Much of the country is currently in the single digit temperatures, and “polar vortex” has been officially added to the list of meteorological buzzwords (right on the heels of the “Asperatus Cloud”… how can the weather man keep up?). So it is no surprise that we’ve been fielding calls from adjusters relating to HVAC equipment freeze and water damage from pipe bursts.
The figure below explains why pipes burst when they freeze. It’s all about how the graph curves back down between 4C and 0C.
Put simply, water expands by about 9% as it approaches the freeze point. Water is not timid about its need to expand, it does so with lots of force. This simple fact of physics creates billions of dollars in water damage losses for insurance companies. Unfortunately, the alternative is worse; if water didn’t have this destructive little feature, our lakes, oceans and rivers would freeze from the bottom up, causing a major food chain and climate disruption at best, or the end of life on Earth at worst. So, we accept the pipe bursts, whilst nature has provided the fish with a most accommodating under ice environment during the winter months.
There are numerous scenarios that can cause a loss related to pipes freezing. As with most losses, the fault can lie with the owner, installer, manufacturer or a combination these parties. Some common origins of water freeze damage include:
The National Building Code (encompassing the Electrical and Mechanical Codes) goes a long way to promote pipe freeze protection in equipment and buildings. These codes are normally adopted by state law, and and contractors must adhere to them. The codes increase in complexity every year, and through lack of training or sometimes through willful efforts to cut costs, installation requirements are missed and the building is consequently not compliant with code. Relating to HVAC equipment and plumbing, the codes specify things like minimum insulation R values, acceptable places in the building to install HVAC and electrical equipment, pipe insulation types, freeze protection features and workmanship standards. Some hydronic HVAC systems are required to have chemical freeze protection such as ethylene or propylene glycol. These agents have the undesired effect of reducing the system performance during normal operation, so their use is a tradeoff. But if omitted, or present in too low of a concentration for the regional weather conditions, the results can be disastrous.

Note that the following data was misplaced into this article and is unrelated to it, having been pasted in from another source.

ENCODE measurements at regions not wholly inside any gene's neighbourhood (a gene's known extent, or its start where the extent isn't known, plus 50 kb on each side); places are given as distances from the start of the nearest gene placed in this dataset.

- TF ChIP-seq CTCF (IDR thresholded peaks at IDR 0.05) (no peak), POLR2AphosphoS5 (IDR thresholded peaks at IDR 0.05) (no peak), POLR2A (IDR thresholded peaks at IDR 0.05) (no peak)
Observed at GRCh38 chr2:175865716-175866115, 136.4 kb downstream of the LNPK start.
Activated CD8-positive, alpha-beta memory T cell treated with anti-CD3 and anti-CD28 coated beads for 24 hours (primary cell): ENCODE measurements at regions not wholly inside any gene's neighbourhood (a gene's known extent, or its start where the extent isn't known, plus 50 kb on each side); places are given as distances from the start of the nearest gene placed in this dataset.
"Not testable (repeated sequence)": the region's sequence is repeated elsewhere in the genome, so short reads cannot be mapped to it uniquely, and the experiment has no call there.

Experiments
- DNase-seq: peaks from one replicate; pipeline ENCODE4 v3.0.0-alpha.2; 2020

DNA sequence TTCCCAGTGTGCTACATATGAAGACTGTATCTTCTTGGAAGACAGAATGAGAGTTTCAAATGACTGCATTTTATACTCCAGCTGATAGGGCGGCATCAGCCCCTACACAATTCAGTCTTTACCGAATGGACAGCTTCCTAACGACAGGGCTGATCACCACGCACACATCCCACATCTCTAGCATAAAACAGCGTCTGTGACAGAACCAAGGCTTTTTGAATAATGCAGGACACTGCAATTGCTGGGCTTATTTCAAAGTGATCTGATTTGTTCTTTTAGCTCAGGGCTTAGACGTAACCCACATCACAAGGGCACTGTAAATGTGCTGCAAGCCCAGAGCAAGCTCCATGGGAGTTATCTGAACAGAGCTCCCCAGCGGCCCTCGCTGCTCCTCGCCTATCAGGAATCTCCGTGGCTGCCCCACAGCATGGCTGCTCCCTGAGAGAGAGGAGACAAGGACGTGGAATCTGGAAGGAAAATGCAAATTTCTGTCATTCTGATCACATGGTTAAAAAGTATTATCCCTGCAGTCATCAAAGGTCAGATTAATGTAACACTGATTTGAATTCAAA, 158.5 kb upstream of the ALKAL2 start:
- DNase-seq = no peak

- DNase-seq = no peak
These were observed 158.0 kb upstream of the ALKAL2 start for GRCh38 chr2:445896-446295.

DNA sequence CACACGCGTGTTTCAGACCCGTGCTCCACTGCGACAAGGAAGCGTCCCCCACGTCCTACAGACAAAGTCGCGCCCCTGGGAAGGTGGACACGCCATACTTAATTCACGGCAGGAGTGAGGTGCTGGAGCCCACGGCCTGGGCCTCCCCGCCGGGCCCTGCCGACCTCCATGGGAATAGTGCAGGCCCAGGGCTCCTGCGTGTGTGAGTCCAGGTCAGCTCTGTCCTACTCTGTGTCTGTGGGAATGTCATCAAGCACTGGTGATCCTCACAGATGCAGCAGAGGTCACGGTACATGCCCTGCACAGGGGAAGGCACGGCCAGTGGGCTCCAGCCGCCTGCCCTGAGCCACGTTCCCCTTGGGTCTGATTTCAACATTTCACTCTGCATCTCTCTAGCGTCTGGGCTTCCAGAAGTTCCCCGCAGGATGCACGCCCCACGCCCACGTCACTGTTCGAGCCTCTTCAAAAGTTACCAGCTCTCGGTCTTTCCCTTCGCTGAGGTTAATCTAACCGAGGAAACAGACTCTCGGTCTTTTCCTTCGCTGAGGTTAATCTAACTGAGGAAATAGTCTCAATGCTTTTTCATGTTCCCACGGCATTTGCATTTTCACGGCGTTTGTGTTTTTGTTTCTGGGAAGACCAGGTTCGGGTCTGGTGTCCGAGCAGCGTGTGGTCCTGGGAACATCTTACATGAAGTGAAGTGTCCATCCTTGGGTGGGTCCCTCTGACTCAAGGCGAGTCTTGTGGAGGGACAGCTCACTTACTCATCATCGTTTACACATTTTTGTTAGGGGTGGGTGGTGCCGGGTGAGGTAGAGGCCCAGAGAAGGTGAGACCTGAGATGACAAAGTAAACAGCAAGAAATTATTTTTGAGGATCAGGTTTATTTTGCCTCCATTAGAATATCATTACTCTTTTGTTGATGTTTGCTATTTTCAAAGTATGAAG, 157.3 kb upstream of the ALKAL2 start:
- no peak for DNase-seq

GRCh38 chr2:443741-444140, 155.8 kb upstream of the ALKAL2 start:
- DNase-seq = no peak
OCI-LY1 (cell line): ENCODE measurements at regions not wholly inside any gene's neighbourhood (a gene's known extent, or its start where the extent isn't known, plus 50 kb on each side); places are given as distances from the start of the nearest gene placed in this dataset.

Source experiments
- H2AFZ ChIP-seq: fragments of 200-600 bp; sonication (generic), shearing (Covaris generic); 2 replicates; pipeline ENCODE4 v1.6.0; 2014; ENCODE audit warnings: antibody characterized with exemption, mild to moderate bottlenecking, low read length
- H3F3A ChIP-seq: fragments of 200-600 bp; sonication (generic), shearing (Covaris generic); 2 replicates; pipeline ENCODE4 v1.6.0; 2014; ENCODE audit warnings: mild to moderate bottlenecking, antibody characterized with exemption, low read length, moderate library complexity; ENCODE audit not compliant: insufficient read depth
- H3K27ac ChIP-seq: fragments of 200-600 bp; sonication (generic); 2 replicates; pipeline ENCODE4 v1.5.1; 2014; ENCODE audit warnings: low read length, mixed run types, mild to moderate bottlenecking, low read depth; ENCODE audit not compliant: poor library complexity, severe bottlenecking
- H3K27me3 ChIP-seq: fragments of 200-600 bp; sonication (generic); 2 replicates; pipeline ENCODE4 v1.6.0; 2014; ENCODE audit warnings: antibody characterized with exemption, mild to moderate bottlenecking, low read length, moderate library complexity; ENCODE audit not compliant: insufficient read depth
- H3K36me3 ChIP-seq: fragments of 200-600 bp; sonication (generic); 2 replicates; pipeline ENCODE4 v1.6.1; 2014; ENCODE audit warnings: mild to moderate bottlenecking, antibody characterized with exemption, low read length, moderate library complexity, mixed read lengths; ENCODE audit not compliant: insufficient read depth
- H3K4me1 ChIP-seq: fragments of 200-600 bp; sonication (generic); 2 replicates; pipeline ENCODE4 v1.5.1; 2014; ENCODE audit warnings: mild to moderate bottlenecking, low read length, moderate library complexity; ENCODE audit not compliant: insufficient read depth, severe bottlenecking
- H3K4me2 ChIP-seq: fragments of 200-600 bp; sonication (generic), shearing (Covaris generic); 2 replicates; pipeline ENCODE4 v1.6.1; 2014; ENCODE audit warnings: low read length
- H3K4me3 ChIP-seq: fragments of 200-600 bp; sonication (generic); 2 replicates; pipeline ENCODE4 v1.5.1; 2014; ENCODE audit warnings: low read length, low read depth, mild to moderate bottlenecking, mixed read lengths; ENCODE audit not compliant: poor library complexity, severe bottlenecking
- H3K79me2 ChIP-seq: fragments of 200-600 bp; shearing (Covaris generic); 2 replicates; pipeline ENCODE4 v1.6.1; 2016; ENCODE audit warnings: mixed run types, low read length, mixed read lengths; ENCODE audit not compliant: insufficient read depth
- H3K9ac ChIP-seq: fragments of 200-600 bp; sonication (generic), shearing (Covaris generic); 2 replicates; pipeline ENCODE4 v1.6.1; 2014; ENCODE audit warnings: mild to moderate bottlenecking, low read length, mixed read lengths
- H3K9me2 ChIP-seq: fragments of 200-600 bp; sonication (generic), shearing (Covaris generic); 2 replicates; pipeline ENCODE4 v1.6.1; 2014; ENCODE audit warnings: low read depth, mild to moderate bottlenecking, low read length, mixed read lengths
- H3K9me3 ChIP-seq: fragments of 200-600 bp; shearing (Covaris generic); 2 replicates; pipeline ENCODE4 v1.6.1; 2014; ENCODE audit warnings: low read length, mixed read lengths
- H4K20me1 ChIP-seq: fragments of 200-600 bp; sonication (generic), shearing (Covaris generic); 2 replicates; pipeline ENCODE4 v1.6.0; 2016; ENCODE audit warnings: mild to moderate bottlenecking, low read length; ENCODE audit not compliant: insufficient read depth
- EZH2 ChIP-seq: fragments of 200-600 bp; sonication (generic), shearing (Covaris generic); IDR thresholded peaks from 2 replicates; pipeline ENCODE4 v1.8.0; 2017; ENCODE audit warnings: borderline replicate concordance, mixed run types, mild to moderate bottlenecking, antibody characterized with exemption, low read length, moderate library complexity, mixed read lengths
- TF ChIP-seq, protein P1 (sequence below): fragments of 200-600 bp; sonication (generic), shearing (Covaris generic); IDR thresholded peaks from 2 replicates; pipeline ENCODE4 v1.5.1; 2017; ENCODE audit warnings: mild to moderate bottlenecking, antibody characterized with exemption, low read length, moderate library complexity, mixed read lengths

Since the dawn of the HVAC industry in the late 1800’s, the systems have grown in complexity every year. The complexity often results from our desire to reduce energy costs since HVAC equipment is responsible for a substantial part of most commercial and residential energy use. With complexity comes the possibility for more failure modes. As an example, designers often employ a feature known as “outdoor reset” on heating systems which saves energy by reducing pump speeds and / or boiler water temperature during periods of unseasonably warm outdoor temperatures. A failure in the outdoor reset circuitry, or even mounting the outdoor reset sensor in an incorrect location such as in direct sunlight can cause the “smart” heating system to think it is warmer outside than it is. The boiler, thinking it is warm outside, reduces or stops heat transfer into the building, and a pipe ruptures. Freeze stats, rupture , heat trace tape and other equipment can also be used to guard against water damage. Each of these devices can fail, and be applied improperly contributing to a loss.
Improper operation of equipment by owners or facilities managers contributes to many freeze accidents. Proper thermostat setting is among the most basic actions that can prevent loss, and insurance policies often carry a requirement to maintain minimum thermostat settings for this reason. Elimination of cold air leaks in the building shell, and proper protection of HVAC elements and piping located in or near outside walls offers a level of protection. Homeowners and enterprise facility managers alike should consider the use of a cold weather checklist to protect property. It is particularly useful to plan for power loss scenarios. Since loss of utility electric power is not an infrequent event, it is advisable not to rely on the presence of utility power as the sole means of freeze protection. Simple procedural steps in a checklist such as “shut of water main if outage duration exceeds 1 hour and outdoor temperatures less than 20F” can save millions of dollars in damages.
If you are an owner, counsel or adjuster in need of expert advice on a freeze claim, we can help. Contact Kleinholz Inc. today for more details.